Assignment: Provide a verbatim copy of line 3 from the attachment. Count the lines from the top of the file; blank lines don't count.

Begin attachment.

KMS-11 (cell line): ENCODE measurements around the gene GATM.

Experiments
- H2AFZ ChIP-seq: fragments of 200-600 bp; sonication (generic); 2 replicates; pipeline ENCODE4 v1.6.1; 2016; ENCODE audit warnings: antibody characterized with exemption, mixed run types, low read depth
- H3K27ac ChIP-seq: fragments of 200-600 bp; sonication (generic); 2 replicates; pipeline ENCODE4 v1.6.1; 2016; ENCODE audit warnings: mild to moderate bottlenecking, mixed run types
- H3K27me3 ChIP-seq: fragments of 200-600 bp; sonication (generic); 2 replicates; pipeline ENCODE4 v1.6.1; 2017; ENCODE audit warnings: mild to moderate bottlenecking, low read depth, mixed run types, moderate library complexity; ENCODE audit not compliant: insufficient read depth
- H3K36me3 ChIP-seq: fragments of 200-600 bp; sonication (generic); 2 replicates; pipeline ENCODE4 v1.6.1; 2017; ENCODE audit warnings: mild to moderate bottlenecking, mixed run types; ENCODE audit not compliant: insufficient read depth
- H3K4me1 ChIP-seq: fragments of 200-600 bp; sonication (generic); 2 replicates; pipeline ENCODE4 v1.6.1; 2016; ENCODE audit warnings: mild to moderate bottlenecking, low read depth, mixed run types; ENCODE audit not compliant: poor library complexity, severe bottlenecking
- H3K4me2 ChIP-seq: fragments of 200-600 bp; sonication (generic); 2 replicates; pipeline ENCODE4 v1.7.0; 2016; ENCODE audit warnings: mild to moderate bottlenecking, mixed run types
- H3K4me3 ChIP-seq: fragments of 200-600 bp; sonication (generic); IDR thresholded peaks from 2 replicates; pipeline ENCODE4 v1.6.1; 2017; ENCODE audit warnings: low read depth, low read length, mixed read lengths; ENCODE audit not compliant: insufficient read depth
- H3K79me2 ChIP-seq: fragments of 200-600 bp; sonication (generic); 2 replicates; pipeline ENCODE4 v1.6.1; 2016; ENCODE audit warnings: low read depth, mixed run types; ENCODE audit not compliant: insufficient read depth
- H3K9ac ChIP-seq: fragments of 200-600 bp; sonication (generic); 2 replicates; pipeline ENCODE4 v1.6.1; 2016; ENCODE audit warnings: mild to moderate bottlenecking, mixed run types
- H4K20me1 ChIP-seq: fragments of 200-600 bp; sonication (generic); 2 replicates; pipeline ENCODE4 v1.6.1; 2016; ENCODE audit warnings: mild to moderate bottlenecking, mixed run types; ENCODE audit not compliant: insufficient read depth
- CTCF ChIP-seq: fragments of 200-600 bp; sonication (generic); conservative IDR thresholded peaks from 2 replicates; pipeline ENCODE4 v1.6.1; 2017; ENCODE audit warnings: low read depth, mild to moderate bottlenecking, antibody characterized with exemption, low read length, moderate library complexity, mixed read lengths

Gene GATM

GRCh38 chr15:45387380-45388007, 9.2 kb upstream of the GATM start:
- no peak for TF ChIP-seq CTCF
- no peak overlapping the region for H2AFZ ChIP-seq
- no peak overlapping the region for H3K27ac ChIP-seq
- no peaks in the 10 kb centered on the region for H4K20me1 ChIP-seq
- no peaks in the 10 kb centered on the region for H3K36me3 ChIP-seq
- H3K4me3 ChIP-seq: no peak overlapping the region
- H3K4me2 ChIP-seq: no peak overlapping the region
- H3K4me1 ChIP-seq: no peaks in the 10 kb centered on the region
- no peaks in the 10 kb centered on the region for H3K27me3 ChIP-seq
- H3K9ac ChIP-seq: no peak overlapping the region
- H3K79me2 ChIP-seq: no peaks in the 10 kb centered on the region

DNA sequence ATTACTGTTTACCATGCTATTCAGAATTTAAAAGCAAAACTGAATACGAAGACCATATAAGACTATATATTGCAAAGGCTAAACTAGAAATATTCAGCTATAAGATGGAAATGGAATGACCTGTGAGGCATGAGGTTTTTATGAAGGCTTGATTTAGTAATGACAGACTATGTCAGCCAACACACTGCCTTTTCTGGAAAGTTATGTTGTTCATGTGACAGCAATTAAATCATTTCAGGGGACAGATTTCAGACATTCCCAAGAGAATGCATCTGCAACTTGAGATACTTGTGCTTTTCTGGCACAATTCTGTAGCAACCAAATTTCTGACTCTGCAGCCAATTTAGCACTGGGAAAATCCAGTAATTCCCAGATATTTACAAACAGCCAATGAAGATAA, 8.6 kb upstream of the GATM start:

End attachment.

- H2AFZ ChIP-seq: fragments of 200-600 bp; sonication (generic); 2 replicates; pipeline ENCODE4 v1.6.1; 2016; ENCODE audit warnings: antibody characterized with exemption, mixed run types, low read depth